Before I get into this weeks’ story, I just wanted to clear up a possible misconception based on the title of these posts.
I call this ‘Memories of Aiyana’ because it’s me, remembering her. It’s not because anything has happened to her! However much time I spend here, in your time, I’m back home every day about ten minutes after I leave then.
These are just my stories, my memories, and you have to remember I’m now looking back a couple of centuries in my personal timeline. It’s a bit remote, so the title seemed right to me.
Anyways, enough of my blather.
Memories of Aiyana, Part 4
I’m going to bore you some more, I think.
How interesting can it possibly be to read about two little girls growing up in the back end of nowhere? I mean, we loved it, but then we had each other and our families and all the things that can fascinate a kid.
For example, Aiyana’s parents grew all their own vegetables; they had a greenhouse, which was actually bigger than their home, and so she grew up with fresh anything all the time. Since I was her best friend and lived next door, I got all the same stuff. Boy, was that a shock when I moved away and had to go shopping for myself! I mean, strawberries in December ought to be tender and sweet and juicy and beautiful ruby red, right? Yeah, those things in the market aren’t strawberries, I don’t care what they call them.
Fresh fruit and vegetables all year, and we always just went in and helped ourselves to whatever they had marked off for us. They were good about that; they didn’t want us randomly grabbing whatever, but they also wanted her to have good, fresh food, so they would open up an area for us. Anything there, we could have.
If it was a century earlier, they would have been called hippies. They were on the grid, but they had a solar farm which was big enough to power the entire place and then some. After Cass and I started hanging with each other, they added more to their farm and hooked my folks’ home into their grid, so we never had a cold, dark, powerless winter night again. That was nice; it was fun snuggling with my dog under the covers, but not so much fun seeing my breath in my bedroom.
They also had chickens running around, eating all the scraps the family produced, plus bugs and frogs and anything else their tiny tyrannosaurus beaks could catch. During the winter they stayed in a barn with the rest of the livestock. Oh, none of the animals ever got killed for food. They ate eggs, and milk from the cows, and they sheared the sheep and got what milk they could from them; have you ever tried to milk a sheep who didn’t want you to? They’re mean!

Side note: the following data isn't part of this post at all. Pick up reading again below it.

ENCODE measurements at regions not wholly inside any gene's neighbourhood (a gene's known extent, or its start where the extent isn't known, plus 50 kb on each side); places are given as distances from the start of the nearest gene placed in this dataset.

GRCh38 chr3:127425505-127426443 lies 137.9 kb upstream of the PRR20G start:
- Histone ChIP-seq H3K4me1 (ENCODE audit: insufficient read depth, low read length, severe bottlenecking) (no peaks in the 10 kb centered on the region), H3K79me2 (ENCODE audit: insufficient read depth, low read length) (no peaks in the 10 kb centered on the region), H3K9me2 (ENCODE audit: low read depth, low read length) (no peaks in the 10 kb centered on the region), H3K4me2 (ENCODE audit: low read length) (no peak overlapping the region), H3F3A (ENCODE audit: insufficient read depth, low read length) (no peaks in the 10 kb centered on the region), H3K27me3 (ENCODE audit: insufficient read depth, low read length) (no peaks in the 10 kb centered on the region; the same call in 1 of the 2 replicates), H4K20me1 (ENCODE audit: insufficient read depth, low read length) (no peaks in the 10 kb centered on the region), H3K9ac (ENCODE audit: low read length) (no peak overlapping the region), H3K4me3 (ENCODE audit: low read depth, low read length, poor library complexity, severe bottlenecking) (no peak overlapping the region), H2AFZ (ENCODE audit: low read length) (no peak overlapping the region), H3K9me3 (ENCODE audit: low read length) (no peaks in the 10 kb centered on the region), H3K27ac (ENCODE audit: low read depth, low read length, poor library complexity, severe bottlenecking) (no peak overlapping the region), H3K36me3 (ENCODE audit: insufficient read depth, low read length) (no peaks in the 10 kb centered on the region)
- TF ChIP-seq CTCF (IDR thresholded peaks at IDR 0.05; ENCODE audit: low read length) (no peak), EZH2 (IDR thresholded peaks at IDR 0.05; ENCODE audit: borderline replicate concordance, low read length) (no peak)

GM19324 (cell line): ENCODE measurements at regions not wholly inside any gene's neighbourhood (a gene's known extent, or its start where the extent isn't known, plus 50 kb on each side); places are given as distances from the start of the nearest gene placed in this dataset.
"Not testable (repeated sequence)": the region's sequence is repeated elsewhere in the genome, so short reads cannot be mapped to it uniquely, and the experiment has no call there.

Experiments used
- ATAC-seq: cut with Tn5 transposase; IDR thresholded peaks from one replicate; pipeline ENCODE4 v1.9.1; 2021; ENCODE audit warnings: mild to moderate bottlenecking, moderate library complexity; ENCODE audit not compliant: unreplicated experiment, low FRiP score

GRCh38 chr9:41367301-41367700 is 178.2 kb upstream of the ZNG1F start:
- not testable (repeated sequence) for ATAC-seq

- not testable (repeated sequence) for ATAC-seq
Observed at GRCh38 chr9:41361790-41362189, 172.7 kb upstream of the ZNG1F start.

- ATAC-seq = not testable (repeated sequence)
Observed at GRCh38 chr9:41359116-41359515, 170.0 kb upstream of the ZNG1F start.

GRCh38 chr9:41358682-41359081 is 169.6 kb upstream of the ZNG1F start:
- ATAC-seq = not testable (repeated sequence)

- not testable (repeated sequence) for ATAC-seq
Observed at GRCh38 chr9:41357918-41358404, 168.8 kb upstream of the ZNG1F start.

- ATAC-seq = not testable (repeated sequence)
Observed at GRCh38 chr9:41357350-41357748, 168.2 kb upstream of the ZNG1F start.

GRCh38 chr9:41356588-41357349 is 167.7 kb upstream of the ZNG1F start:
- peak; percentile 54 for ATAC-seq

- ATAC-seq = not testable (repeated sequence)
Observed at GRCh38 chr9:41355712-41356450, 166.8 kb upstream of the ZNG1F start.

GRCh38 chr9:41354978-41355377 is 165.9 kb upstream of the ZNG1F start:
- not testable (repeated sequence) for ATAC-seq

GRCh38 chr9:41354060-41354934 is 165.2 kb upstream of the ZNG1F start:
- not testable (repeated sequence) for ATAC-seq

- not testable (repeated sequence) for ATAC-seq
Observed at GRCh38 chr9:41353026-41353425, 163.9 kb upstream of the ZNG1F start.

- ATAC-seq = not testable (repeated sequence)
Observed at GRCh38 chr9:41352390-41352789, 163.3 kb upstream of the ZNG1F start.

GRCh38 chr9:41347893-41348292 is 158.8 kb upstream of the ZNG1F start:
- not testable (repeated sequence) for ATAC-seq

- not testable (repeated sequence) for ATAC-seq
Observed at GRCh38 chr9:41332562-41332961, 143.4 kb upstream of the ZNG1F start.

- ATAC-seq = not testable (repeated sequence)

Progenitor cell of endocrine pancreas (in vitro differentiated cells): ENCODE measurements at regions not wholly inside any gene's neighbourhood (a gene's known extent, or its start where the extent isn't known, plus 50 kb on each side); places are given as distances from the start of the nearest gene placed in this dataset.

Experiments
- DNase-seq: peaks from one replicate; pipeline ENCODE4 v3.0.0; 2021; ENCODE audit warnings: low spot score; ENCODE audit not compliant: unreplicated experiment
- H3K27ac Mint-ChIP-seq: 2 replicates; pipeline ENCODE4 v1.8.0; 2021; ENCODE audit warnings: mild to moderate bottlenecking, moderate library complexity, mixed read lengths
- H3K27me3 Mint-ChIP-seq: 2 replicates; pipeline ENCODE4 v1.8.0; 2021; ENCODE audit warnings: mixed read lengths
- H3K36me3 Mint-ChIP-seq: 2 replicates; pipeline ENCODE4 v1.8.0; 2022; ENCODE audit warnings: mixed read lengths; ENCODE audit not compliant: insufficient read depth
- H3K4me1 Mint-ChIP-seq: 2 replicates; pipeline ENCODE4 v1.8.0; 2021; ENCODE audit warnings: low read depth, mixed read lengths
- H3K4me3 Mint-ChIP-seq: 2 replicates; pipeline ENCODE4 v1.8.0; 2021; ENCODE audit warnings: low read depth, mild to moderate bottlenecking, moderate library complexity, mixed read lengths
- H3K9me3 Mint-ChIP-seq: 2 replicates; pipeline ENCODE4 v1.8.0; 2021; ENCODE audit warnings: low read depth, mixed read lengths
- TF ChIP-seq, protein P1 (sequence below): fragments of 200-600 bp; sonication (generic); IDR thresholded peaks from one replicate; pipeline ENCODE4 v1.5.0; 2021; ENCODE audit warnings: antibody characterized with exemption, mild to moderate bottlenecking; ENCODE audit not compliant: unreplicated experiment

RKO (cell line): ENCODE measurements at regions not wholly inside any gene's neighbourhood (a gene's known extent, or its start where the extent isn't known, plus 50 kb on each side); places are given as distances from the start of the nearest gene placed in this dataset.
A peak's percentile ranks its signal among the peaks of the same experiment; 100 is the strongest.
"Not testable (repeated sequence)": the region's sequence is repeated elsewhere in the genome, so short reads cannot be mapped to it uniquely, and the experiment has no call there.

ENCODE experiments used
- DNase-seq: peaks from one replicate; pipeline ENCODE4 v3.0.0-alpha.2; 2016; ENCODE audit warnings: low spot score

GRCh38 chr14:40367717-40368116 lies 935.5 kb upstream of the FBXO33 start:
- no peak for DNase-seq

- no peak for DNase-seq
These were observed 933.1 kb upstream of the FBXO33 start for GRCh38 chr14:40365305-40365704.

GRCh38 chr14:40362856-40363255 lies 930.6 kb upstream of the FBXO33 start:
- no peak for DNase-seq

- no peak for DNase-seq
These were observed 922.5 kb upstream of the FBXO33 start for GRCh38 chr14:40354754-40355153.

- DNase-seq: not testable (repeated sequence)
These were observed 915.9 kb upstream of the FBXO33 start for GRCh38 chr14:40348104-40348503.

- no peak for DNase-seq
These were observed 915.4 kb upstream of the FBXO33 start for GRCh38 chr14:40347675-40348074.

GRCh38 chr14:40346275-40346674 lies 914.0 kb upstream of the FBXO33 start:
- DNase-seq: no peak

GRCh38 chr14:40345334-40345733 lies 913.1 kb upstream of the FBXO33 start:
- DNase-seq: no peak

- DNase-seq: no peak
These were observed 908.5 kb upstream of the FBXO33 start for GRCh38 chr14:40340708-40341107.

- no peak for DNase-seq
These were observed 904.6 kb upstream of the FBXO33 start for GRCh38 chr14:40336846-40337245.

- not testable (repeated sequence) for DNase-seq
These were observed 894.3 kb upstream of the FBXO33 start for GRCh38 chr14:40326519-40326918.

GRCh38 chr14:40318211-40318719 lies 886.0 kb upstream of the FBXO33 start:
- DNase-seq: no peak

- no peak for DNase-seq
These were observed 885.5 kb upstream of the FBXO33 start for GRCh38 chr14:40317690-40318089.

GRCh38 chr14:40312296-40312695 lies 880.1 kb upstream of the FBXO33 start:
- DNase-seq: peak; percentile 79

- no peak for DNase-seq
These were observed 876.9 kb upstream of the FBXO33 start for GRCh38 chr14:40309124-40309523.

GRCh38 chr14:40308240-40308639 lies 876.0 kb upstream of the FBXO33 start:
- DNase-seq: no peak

It was a fun place to visit and hang out, and we girls had the run of it.
One day, it must have been early spring because there was still snow on the ground, we were playing in the barn. There was that lingering smell of animals, cut by the cool spring air and overlaid by hay, and we were running around in the loft. I think we were playing tag.
She said, “I’m thirsty. I’m getting a drink.” We had drinks down below.
“Aww, I was about to tag you!”
“I’ll be right back, and I’ll be it, okay?”
I lit up at that. I could keep away from her just about forever; she was taller, even then, but I was faster.
She was heading for the ladder, and I turned to tell her that was fine so I saw what happened. She wasn’t looking at where she was going and she put her foot down right on a patch of old hay, dusty and slippery, and her leg went out from under her. Naturally, she fell, but she fell right past the hatch to the ladder and towards the edge of the loft and over!
“Kendra!” she screamed as she fell.
She managed to catch the edge of the floor with one hand, then tried to grab with the other but kept snatching hay.
“Kendra!” she yelled again.
I broke out of my freeze and sprinted, then dove flat-out for her hand, sliding on the same hay. Yeah, I know now, dumb, but I was five. I just knew that Aiyana was in danger and I had to get to her, fast, and jumping seemed faster.
I reached for her hand with mine, grabbing it as her fingers let go and clasped around my wrist, then dug my other hand’s fingernails into the wood of the floor so I didn’t go over too. We hung there for about half of eternity, one hand clinging to hers, one hand splintering wood.
“I’ve got you,” I panted.
“I knew you would,” she said. “Pull me up?”
“In a minute,” I said. Rescuing damsels in distress was something new for me and I hadn’t worked out all the details.
“I don’t think I can,” I finally said. “I’m not strong enough.”
“Kendra, let your arm come down,” she said. She’d been thinking too, you see.
“I need you to swing your arm.”
“Swing my arm? You’ll fall!”
“No, I won’t. You’ll see.”
I inched along the boards until the arm holding her was all the way over, both of her hands now on my wrist and my hand wrapped around her right wrist. My body was parallel to the edge, and that was as close as I wanted to get.
“I’m going to start swinging now,” she said, very calm. “You help me with your arm.”
So we started her swinging, and each time she got a little bit higher.
Just when I thought my arm was going to give out, and I was going to tell her, she said, “Next one, biggest swing you can do, all the way around!”
She had a plan, so I did the biggest swing I could, and up and over the edge she came, letting go of my wrist at the top of the arc and going sailing away from the edge to land in a thump.
“You okay?” I asked, scrambling over and away from the edge.
She was giggling.
“That was fun!”
“Fun? You could have fallen! You’d be in big trouble with your dad!”
Hey, I was five, remember? Broken bones are nothing compared to the Wrath of Dad.
“No,” she said. “I knew you wouldn’t let me fall.”
The rest of the game was played on the lower level, that day.